Lombardo, in submitting its total bid, included the unit price of one cent per cubic yard for the select fill, while Riverland submitted a price of $1 a cubic yard. As extended, and based on the engineer's estimate, Lombardo's bid for this item was approximately $80, while Riverland's bid for the same item was approximately $8,000. The township engineer, on the other hand, estimated the reasonable cost for this item as $5 per cubic foot, or a total of approximately $40,000. Based on the advice of its engineer the township considered both bids for select fill so low as to be unbalanced. The trial judge agreed as to the Lombardo "penny" bid, but found that the $1 bid was not so nominal as to render it "unbalanced." It was on that basis that he proceeded to find the Lombardo bid invalid and the Riverland bid to be the lowest valid responsible bid.

We conclude that under the facts gleaned from this record the trial judge erred in its determination that the Lombardo bid was illegal.

In Stamato v. New Brunswick , 20 N.J. Super. 340 (App. Div. 1952), we held:

An unbalanced bid comprehends a bid based on nominal prices for some work and enhanced prices for other work. The mere fact that a bidder has submitted an unbalanced bid, does not automatically operate to invalidate an award of the contract to such bidder. There must be proof of collusion or of fraudulent conduct on the part of such bidder and the city or its engineer or other agent, or proof of other irregularity of such substantial nature as will operate to affect fair and competitive bidding. Phifer v. Bayonne , 105 N.J.L. 524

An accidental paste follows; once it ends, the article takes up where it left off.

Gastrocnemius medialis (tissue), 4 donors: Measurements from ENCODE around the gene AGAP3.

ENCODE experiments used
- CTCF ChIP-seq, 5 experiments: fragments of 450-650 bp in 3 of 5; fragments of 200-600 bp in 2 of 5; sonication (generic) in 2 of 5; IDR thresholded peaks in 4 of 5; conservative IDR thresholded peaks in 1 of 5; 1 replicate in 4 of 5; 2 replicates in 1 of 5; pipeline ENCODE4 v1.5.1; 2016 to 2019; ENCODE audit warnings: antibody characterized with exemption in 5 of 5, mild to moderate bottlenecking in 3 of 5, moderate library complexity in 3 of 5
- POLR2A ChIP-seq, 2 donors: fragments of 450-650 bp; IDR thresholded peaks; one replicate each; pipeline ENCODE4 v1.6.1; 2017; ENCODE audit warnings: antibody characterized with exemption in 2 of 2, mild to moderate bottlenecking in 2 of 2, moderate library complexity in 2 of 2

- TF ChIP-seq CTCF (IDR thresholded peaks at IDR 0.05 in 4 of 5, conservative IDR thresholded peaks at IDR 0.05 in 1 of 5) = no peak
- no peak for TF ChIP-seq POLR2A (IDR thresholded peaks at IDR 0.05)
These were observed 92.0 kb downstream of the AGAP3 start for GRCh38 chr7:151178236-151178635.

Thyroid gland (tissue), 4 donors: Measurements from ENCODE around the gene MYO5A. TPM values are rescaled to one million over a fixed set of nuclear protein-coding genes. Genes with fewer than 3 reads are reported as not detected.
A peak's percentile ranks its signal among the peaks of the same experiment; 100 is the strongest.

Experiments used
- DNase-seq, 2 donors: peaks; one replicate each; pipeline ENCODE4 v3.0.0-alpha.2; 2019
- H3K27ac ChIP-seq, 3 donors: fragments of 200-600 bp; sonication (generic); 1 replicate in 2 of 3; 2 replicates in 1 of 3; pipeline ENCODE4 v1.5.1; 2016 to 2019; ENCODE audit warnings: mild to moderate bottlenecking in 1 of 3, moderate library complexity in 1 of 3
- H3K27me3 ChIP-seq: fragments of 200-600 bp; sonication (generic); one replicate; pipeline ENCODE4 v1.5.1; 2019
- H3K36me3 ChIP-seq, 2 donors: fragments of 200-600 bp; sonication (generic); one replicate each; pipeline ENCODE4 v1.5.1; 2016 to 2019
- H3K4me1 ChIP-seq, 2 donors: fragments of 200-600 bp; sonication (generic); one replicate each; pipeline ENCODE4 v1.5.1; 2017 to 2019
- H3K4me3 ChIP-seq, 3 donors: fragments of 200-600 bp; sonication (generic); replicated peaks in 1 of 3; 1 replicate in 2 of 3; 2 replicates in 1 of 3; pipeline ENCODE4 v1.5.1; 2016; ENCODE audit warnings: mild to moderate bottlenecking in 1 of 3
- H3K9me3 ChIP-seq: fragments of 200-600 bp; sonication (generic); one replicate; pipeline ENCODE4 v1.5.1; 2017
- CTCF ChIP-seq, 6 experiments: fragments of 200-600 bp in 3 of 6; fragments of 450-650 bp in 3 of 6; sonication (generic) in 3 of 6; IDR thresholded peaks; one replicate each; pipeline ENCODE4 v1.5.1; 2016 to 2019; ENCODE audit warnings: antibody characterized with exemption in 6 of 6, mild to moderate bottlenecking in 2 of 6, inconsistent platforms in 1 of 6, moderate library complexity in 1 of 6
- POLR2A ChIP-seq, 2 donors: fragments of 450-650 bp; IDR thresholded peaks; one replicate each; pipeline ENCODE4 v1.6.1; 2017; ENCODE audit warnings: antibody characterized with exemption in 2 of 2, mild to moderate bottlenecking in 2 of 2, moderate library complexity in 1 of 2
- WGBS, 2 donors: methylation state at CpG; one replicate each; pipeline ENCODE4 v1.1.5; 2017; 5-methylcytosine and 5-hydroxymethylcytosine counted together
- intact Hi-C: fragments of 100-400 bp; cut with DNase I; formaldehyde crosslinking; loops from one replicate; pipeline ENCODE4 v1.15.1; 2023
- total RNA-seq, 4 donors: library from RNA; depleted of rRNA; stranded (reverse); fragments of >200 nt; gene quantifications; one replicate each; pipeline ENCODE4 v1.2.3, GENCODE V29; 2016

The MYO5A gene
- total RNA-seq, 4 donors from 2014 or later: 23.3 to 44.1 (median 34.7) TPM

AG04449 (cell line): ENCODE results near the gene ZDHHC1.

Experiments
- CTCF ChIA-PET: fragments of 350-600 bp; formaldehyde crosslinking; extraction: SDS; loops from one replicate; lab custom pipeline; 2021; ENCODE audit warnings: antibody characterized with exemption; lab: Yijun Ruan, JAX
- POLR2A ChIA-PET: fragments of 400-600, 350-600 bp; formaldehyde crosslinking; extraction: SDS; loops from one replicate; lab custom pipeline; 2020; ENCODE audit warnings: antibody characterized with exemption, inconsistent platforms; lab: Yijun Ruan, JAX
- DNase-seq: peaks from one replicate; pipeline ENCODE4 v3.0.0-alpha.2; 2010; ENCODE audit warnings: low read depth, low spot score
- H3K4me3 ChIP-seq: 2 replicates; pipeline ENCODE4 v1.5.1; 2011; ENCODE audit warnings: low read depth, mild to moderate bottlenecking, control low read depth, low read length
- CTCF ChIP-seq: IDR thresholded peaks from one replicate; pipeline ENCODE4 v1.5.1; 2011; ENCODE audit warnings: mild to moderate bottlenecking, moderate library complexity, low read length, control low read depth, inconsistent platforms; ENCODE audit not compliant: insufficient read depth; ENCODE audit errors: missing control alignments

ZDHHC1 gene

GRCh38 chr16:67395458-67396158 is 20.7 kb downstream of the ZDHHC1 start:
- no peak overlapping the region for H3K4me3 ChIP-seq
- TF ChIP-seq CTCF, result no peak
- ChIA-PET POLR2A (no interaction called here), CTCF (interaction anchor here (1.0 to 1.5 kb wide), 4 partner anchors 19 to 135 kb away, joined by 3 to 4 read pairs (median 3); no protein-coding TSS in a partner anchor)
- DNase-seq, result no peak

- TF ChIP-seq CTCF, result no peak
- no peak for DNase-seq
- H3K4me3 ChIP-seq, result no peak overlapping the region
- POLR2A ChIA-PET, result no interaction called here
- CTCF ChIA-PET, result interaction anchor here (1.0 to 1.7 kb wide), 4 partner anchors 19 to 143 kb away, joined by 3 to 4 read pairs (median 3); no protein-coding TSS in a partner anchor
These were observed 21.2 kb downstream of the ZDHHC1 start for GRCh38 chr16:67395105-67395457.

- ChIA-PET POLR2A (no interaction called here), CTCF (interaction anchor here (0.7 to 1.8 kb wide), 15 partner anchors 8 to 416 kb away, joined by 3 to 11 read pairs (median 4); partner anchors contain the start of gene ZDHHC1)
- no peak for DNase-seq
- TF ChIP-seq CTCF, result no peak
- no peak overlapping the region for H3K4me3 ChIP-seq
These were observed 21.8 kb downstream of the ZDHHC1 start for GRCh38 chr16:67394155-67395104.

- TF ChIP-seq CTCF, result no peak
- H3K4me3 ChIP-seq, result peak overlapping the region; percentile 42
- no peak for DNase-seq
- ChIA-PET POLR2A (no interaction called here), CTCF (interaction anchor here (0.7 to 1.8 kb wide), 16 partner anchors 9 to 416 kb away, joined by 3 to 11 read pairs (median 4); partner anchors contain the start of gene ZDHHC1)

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(Sup. Ct. 1929); Walter v. McClellan , 113 App. Div. 295, 99 N.Y.S. 78 (App. Div. 1906), affirmed 190 N.Y. 505, 83 N.E. 1133 (Ct. App. 1907). [at 344]

See also, the majority opinion in Armaniaco v. Cresskill , 62 N.J. Super. 476, 482-484 (App. Div. 1960).

The record herein concededly does not contain an allegation or proof of any irregularity, collusion or fraudulent conduct or intent by Lombardo or the township, its engineer or other representatives, which would operate to taint the fair and competitive bidding contemplated by the applicable statutes and judicial decisions. Nor does the record present any evidence that the prices submitted by Lombardo for other items of work in the contract were inflated in order to compensate for the nominal bid on the fill. Significantly, the total contract price was lower than the engineer's estimate for the cost of the project but not so inordinately low as to forebode default in performance.

Furthermore, the engineer's testimony dispels any inference that his estimate of 8,078 cubic feet was to any extent out of line with the quantity which would reasonably be required to comply with the work specifications. In fact, the physical reality of the determinable length and depth of the pipe in a practical sense dictated the requisite quantity of the fill.